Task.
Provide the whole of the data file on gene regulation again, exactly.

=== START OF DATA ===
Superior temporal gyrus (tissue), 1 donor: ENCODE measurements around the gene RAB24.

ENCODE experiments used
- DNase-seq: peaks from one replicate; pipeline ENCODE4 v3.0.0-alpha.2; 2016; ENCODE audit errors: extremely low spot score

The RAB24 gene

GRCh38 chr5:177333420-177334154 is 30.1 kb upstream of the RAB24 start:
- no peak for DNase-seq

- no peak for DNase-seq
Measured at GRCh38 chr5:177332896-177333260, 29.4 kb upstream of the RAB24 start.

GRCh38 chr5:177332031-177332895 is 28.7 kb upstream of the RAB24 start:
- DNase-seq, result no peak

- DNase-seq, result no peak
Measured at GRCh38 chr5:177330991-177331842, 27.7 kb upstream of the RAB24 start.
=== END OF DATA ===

Superior temporal gyrus (tissue), 1 donor: ENCODE measurements around the gene RAB24.

ENCODE experiments used
- DNase-seq: peaks from one replicate; pipeline ENCODE4 v3.0.0-alpha.2; 2016; ENCODE audit errors: extremely low spot score

The RAB24 gene

GRCh38 chr5:177333420-177334154 is 30.1 kb upstream of the RAB24 start:
- no peak for DNase-seq

- no peak for DNase-seq
Measured at GRCh38 chr5:177332896-177333260, 29.4 kb upstream of the RAB24 start.

GRCh38 chr5:177332031-177332895 is 28.7 kb upstream of the RAB24 start:
- DNase-seq, result no peak

- DNase-seq, result no peak
Measured at GRCh38 chr5:177330991-177331842, 27.7 kb upstream of the RAB24 start.